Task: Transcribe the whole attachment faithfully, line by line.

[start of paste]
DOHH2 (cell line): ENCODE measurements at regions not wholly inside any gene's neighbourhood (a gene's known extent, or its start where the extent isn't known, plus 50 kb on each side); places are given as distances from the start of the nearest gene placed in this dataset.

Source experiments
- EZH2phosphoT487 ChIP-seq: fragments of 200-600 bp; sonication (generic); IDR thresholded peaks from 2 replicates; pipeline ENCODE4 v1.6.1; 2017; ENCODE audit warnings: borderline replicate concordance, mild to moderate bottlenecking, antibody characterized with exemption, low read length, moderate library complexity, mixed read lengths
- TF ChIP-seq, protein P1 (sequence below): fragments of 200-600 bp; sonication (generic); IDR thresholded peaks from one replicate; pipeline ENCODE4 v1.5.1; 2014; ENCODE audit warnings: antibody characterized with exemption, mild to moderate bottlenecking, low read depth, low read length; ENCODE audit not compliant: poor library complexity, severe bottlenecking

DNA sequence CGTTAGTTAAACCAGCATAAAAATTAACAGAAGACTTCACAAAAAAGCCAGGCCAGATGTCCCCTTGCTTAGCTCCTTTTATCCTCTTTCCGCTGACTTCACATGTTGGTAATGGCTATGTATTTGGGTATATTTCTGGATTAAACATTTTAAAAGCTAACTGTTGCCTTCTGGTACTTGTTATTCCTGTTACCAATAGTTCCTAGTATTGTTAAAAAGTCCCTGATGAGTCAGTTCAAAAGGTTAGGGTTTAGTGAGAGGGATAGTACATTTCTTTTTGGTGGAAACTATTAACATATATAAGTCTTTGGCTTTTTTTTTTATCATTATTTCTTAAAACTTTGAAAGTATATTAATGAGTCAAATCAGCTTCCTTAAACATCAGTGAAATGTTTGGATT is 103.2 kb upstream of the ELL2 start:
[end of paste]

DOHH2 (cell line): ENCODE measurements at regions not wholly inside any gene's neighbourhood (a gene's known extent, or its start where the extent isn't known, plus 50 kb on each side); places are given as distances from the start of the nearest gene placed in this dataset.

Source experiments
- EZH2phosphoT487 ChIP-seq: fragments of 200-600 bp; sonication (generic); IDR thresholded peaks from 2 replicates; pipeline ENCODE4 v1.6.1; 2017; ENCODE audit warnings: borderline replicate concordance, mild to moderate bottlenecking, antibody characterized with exemption, low read length, moderate library complexity, mixed read lengths
- TF ChIP-seq, protein P1 (sequence below): fragments of 200-600 bp; sonication (generic); IDR thresholded peaks from one replicate; pipeline ENCODE4 v1.5.1; 2014; ENCODE audit warnings: antibody characterized with exemption, mild to moderate bottlenecking, low read depth, low read length; ENCODE audit not compliant: poor library complexity, severe bottlenecking

DNA sequence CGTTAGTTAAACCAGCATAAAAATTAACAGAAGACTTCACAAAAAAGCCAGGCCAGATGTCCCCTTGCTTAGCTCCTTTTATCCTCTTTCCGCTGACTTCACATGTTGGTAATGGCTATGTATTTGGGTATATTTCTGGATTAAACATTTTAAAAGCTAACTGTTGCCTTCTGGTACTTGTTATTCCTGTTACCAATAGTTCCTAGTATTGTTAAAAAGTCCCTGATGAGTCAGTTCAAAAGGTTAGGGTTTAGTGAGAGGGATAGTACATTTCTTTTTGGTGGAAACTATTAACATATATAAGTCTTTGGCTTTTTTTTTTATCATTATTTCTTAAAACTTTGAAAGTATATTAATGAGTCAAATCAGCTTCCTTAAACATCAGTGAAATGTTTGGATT is 103.2 kb upstream of the ELL2 start: